Last Chance to Buy an 80% Furnace! (and save)

With the Federal government enforcing new energy efficiency standards as of May 1st, 2013, this will be the last winter that consumers can buy a down and dirty 80% AFUE (Annual Fuel Utilization Efficiency)gas furnace.  As of May 1st, northern contractors can only sell and homeowners will be forced to buy 90% AFUE furnaces (or greater).  Here in the colder climate, this will mean abandoning existing masonry chimneys for direct PVC venting as 90% furnaces cannot be vented into existing chimneys without causing serious condensation problems.  This, however, may not eliminate chimney condensation and deterioration because many homeowners will have separate gas hot water heaters still venting into masonry chimneys without the 80% furnace and will need a chimney liner to prevent condensation and mortar erosion. This will be a boon for chimney companies, but a major expense for homeowners already reeling from the current economic pressures.  The added costs of a chimney liner, higher efficiency furnace, condensate drain and PVC venting could add $2000 to $3000 to an installation.  The DOE  has estimated that consumers will save 11% in fuel costs only by installing a 90% gas furnace in lieu of an 80% gas furnace, so clearly the ROI might never be met because of the added installation costs.  In the long run, the DOE is estimating that consumers will only save $175 over the life of the furnace when additional installation costs are considered.  This does not take into account the added cost of a chimney liner for existing hot water heaters. It also does not take into account the savings created by a two stage 80% gas furnace at partial load. Based upon these numbers, the lower life cycle cost savings (including installation differential)  would come from a two stage 80% gas furnace over a 90% single stage condensing gas furnace.

For those who do not want to incur the added expenses associated with installing a 90%+ condensing furnace, it might be a good idea to replace early this winter and ensure that you have another 15 years before you have to face the additional work required by the new code standards. 

As always, to keep up to date with what’s new in HVAC technology, visit our website at airideal.com and follow us on Twitter @airideal and at our Facebook page!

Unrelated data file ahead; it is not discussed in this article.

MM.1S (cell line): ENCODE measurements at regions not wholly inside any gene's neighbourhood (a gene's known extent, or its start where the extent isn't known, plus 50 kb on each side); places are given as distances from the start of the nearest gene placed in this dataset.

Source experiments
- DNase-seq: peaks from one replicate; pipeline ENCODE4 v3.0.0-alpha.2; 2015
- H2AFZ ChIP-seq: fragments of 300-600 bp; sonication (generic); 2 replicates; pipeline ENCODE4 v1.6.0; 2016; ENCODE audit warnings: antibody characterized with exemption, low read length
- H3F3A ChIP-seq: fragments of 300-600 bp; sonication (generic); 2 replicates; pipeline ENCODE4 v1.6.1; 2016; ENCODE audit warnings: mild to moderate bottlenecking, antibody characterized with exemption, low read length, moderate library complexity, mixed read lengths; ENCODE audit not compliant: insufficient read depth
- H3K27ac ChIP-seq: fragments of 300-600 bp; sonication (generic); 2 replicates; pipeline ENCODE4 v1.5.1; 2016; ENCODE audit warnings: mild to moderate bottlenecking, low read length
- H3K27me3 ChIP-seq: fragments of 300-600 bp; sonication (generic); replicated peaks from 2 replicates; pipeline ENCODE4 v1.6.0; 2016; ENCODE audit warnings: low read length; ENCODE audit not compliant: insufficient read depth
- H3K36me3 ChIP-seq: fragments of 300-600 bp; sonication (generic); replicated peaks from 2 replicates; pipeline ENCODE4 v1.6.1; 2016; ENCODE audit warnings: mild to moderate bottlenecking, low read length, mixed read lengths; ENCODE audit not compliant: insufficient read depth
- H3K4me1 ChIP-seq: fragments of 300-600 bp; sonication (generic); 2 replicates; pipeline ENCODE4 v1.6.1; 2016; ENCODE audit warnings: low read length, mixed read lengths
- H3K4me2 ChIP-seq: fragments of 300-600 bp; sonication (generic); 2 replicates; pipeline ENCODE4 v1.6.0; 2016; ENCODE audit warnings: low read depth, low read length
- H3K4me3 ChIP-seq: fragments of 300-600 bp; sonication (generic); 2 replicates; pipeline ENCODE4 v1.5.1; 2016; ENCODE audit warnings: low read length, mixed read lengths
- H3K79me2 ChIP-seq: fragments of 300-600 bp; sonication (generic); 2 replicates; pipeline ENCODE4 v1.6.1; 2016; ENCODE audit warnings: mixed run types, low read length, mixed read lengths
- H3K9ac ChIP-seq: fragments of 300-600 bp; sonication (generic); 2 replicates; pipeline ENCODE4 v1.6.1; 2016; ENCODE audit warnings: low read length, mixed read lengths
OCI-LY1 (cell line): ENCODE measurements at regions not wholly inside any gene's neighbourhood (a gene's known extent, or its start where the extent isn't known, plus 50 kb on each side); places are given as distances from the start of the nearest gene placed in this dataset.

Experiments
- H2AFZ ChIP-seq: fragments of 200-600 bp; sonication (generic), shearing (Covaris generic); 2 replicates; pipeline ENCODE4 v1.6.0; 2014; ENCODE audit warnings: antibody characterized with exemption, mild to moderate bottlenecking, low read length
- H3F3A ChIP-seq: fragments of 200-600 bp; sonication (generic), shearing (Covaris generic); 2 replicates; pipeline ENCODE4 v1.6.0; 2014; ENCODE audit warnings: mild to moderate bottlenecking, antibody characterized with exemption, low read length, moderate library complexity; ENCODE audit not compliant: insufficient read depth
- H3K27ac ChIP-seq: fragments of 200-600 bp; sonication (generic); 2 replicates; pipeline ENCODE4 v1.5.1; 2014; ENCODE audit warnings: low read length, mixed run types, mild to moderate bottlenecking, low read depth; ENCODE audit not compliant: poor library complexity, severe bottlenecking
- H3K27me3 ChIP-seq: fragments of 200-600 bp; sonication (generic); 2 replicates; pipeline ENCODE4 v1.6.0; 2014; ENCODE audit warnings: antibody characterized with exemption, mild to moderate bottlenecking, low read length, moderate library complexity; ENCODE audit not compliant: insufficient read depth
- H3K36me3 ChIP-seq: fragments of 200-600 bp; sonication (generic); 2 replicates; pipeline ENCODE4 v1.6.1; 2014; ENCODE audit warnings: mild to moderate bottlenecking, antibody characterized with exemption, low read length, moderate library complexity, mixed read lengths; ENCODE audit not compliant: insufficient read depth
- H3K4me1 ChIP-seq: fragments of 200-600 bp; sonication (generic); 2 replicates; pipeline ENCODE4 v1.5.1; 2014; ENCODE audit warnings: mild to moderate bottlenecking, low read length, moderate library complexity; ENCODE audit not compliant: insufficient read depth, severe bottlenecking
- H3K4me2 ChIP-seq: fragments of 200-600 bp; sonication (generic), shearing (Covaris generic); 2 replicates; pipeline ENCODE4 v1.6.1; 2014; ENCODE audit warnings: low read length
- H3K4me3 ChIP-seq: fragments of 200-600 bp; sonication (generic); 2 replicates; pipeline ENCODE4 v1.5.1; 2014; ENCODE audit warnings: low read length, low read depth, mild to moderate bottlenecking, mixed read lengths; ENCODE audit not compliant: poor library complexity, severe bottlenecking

HVAC and Global Social Conscience

In a recent New York Times article entitled “The Cost of Cool, author Elisabeth Rosenthal noted the trade offs of the environmental cost of air conditioning versus the economic benefits created by it.  With the rise of the Middle Class in countries like Brasil, India and China, there will be nearly one billion new warm weather consumers interested in the comfort, health and increased productivity provided by mechanical cooling.  This will add a massive demand to the already fragile electrical transmission infrastructures of these countries. Air conditioning is already the main culprit cited for American summer brownouts and blackouts. It was most assuredly also the cause of the massive Indian blackout that saw northern India’s electric transmission system failure for several weeks.

Here in the U.S., 87% of households have some form of air conditioning, whereas only 11% of households in Brasil and only 2% in India have it.  Regardless of our efforts towards conservation by raising efficiency standards, we will not be able to offset the electrical consumption needs of the rest of the growing industrialized nations who are rightfully demanding their middle class creature comforts. The Montreal Protocol may call for the elimination of CFCs in its effort to reduce global warming, but it does nothing to insure the increase of efficiency standards for air conditioning equipment worldwide.  We can manufacturer as many 20 SEER air conditioning units as we want, but if China is producing an equal or greater amount of 10 SEER units, where does this put our electrical consumption on a global scale? In fact, there is no International governing body looking out for global energy efficiency standards.

The Collaborative Labeling & Appliance Standards Program (CLASP) is a global non-profit that was founded in 1999 through a strategic cooperation of three organizations – the Alliance to Save Energy, the International Institute for Energy Conservation, and the Lawrence Berkeley National Laboratory – to address the growing energy demand and contributions to climate change of developing countries.  Among its many advocacies, CLASP pushes developing nations to adopt Minimum Energy Performance Standards or MEPS for appliances and lighting, but it has no regulatory power. It acts as a clearinghouse or archive for energy efficiency standards and labeling programs on a global basis. However, without some type of responsible global cooperative body negotiating and enforcing energy efficiency compliance worldwide, we will continue on a collision course with energy resource depletion regardless of the individual efforts of national energy efficiency programs.

As always, to keep up to date with what’s new in HVAC technology, visit our website at airideal.com and follow us on Twitter @airideal and at our Facebook page!